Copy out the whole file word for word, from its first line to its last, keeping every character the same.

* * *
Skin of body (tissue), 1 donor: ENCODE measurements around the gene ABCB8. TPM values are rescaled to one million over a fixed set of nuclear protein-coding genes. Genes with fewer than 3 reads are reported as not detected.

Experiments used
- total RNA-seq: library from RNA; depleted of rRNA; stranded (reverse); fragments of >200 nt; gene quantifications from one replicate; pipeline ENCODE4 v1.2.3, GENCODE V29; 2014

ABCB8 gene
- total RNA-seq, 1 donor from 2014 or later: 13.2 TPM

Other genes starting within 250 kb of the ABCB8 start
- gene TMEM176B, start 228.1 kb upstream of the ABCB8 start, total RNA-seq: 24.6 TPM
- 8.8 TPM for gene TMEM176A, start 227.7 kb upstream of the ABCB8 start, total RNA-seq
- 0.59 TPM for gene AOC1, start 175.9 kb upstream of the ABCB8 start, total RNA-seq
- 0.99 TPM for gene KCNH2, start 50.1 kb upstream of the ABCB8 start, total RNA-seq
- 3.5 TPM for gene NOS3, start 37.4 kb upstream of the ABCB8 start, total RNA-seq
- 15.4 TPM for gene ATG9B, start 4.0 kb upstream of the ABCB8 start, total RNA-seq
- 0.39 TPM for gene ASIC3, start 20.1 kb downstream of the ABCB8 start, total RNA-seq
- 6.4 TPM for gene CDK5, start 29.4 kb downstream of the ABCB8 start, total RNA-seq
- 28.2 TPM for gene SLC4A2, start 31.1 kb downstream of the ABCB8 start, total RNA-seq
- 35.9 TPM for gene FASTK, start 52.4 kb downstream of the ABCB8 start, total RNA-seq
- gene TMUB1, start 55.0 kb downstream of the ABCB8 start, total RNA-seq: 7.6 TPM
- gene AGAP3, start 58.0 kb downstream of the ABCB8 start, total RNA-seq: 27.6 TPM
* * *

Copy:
Skin of body (tissue), 1 donor: ENCODE measurements around the gene ABCB8. TPM values are rescaled to one million over a fixed set of nuclear protein-coding genes. Genes with fewer than 3 reads are reported as not detected.

Experiments used
- total RNA-seq: library from RNA; depleted of rRNA; stranded (reverse); fragments of >200 nt; gene quantifications from one replicate; pipeline ENCODE4 v1.2.3, GENCODE V29; 2014

ABCB8 gene
- total RNA-seq, 1 donor from 2014 or later: 13.2 TPM

Other genes starting within 250 kb of the ABCB8 start
- gene TMEM176B, start 228.1 kb upstream of the ABCB8 start, total RNA-seq: 24.6 TPM
- 8.8 TPM for gene TMEM176A, start 227.7 kb upstream of the ABCB8 start, total RNA-seq
- 0.59 TPM for gene AOC1, start 175.9 kb upstream of the ABCB8 start, total RNA-seq
- 0.99 TPM for gene KCNH2, start 50.1 kb upstream of the ABCB8 start, total RNA-seq
- 3.5 TPM for gene NOS3, start 37.4 kb upstream of the ABCB8 start, total RNA-seq
- 15.4 TPM for gene ATG9B, start 4.0 kb upstream of the ABCB8 start, total RNA-seq
- 0.39 TPM for gene ASIC3, start 20.1 kb downstream of the ABCB8 start, total RNA-seq
- 6.4 TPM for gene CDK5, start 29.4 kb downstream of the ABCB8 start, total RNA-seq
- 28.2 TPM for gene SLC4A2, start 31.1 kb downstream of the ABCB8 start, total RNA-seq
- 35.9 TPM for gene FASTK, start 52.4 kb downstream of the ABCB8 start, total RNA-seq
- gene TMUB1, start 55.0 kb downstream of the ABCB8 start, total RNA-seq: 7.6 TPM
- gene AGAP3, start 58.0 kb downstream of the ABCB8 start, total RNA-seq: 27.6 TPM